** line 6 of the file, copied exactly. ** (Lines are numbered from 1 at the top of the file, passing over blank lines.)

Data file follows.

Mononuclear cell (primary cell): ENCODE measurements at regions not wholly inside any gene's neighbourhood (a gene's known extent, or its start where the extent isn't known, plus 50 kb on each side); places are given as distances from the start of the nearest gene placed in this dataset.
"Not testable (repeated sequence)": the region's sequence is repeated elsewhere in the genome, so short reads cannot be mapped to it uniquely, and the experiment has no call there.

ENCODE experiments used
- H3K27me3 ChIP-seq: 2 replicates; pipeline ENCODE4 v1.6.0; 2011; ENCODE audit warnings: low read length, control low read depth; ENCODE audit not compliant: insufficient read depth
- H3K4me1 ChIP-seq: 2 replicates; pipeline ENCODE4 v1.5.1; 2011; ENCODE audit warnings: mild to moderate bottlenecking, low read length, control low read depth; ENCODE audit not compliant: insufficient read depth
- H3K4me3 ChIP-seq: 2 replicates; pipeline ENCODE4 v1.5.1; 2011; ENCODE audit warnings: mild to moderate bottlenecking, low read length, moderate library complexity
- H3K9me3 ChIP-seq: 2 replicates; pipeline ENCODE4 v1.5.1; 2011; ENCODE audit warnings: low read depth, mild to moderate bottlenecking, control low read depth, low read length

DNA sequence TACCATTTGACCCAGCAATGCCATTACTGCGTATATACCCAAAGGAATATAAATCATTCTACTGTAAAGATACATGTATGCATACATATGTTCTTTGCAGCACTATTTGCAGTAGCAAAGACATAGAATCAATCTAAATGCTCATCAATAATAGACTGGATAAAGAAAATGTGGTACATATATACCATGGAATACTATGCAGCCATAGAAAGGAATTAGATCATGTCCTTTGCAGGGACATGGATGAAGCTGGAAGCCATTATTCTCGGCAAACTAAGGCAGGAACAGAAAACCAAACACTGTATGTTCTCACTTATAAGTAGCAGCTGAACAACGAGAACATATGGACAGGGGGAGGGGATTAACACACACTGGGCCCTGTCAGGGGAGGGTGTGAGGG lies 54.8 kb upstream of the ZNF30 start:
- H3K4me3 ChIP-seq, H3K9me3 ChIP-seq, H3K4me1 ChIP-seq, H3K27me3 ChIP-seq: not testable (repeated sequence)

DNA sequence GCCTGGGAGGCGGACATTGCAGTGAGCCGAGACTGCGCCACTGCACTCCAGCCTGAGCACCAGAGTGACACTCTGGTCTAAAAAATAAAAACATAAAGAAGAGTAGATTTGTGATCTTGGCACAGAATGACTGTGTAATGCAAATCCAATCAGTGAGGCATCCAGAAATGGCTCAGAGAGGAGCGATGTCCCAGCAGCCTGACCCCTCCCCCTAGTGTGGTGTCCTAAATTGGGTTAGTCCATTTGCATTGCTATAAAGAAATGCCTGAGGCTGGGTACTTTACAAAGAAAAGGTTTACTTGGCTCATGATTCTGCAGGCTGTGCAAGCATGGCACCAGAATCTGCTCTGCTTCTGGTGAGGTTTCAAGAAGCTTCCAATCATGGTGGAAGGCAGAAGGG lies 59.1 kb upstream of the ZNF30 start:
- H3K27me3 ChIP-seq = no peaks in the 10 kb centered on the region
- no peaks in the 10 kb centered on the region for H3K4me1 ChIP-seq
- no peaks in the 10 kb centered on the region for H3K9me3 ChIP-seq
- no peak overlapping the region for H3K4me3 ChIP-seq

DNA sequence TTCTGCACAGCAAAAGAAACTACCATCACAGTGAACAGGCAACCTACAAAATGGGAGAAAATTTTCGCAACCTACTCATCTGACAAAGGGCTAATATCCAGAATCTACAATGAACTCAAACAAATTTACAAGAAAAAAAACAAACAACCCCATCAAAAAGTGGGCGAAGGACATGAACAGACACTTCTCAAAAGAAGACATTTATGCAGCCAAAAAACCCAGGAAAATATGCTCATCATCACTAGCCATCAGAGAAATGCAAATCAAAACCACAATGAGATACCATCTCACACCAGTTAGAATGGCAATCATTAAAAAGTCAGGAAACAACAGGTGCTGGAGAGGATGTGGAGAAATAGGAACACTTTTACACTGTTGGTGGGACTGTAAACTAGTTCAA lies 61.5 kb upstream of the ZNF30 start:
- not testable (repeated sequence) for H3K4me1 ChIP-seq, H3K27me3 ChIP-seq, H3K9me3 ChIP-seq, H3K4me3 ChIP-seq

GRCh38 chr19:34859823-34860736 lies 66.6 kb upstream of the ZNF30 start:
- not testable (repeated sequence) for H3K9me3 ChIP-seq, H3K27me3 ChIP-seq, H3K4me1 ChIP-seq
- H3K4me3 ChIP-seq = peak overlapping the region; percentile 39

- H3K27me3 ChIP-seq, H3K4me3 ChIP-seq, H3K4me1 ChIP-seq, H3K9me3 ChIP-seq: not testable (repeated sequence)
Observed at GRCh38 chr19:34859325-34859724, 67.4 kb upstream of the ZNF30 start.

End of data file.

- H3K4me3 ChIP-seq: 2 replicates; pipeline ENCODE4 v1.5.1; 2011; ENCODE audit warnings: mild to moderate bottlenecking, low read length, moderate library complexity